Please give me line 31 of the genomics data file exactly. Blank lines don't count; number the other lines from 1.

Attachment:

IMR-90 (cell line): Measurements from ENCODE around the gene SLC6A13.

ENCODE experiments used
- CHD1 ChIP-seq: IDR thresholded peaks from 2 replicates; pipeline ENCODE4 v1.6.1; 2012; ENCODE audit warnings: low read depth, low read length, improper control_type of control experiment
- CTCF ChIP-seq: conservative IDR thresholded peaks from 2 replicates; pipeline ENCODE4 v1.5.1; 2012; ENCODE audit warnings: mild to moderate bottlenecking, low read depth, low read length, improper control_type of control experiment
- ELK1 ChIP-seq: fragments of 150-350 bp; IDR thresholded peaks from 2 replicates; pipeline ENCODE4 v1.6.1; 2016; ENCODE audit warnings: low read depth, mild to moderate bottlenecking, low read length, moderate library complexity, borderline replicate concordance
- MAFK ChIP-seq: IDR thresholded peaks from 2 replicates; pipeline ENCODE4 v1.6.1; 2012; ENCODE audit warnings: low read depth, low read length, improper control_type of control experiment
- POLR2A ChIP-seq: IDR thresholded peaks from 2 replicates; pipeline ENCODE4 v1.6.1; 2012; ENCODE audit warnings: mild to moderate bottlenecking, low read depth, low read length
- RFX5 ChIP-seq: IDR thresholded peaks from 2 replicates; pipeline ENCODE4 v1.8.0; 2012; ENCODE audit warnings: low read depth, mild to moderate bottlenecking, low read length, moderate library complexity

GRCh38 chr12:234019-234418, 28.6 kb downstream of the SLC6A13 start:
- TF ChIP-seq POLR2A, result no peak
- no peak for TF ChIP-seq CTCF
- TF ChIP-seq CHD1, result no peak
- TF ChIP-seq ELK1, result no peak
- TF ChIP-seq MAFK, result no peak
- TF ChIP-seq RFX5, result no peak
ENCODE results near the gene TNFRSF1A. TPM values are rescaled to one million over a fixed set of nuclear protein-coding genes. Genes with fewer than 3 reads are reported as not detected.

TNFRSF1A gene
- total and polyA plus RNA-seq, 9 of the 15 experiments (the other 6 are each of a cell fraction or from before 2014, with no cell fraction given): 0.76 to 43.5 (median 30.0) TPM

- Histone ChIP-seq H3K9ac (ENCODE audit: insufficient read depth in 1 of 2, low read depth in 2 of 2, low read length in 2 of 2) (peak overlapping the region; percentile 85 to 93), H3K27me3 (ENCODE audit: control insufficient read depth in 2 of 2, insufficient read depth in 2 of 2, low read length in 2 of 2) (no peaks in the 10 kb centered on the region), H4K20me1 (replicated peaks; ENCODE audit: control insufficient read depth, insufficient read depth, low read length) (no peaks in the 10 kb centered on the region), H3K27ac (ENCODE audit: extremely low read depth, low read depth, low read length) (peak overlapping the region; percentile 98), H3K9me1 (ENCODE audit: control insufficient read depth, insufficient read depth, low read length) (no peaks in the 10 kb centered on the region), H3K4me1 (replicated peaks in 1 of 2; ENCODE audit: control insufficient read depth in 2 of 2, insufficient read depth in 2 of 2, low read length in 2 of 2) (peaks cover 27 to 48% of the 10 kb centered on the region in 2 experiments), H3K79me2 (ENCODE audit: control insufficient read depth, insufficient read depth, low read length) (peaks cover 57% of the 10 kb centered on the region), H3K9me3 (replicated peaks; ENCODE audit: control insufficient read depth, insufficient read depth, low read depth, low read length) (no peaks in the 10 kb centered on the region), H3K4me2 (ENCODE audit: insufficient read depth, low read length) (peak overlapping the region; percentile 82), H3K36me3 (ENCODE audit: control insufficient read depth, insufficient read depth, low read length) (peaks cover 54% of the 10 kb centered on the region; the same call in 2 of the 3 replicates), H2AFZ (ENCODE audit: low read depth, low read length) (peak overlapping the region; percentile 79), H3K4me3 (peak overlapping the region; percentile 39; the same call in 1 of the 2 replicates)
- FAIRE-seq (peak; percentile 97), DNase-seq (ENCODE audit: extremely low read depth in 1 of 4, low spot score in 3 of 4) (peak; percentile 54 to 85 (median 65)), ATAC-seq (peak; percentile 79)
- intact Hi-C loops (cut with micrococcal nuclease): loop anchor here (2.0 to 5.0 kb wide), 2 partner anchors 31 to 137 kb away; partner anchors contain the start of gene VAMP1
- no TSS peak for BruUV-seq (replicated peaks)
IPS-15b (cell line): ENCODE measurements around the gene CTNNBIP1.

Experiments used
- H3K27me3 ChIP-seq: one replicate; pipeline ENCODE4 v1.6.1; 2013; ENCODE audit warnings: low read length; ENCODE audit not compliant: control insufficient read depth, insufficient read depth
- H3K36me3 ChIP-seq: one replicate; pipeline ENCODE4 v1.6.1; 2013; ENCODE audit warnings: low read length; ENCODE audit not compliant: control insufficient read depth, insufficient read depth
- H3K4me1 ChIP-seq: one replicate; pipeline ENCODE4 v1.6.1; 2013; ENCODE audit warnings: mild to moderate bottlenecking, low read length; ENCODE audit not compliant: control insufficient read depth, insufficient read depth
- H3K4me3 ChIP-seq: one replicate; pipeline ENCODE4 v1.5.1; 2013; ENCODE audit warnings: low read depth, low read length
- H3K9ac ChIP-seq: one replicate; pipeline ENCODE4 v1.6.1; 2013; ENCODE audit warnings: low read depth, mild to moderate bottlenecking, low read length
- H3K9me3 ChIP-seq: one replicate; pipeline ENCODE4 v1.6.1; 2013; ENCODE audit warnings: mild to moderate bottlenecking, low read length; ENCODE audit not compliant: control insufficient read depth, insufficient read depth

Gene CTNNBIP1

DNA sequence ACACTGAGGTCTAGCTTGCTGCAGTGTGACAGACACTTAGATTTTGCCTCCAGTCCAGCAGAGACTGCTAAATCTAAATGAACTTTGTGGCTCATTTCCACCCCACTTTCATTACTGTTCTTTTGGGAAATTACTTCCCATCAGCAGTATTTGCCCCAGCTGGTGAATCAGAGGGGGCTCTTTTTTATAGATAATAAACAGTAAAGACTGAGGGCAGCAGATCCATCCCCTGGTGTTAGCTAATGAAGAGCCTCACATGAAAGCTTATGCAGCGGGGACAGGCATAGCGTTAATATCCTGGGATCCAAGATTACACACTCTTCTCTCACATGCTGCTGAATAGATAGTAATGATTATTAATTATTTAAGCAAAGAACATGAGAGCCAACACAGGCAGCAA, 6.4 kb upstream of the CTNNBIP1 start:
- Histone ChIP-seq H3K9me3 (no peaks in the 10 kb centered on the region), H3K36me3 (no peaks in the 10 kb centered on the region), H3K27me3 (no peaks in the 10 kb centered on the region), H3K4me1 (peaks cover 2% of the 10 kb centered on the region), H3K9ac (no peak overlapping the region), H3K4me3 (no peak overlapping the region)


Gene CTNNBIP1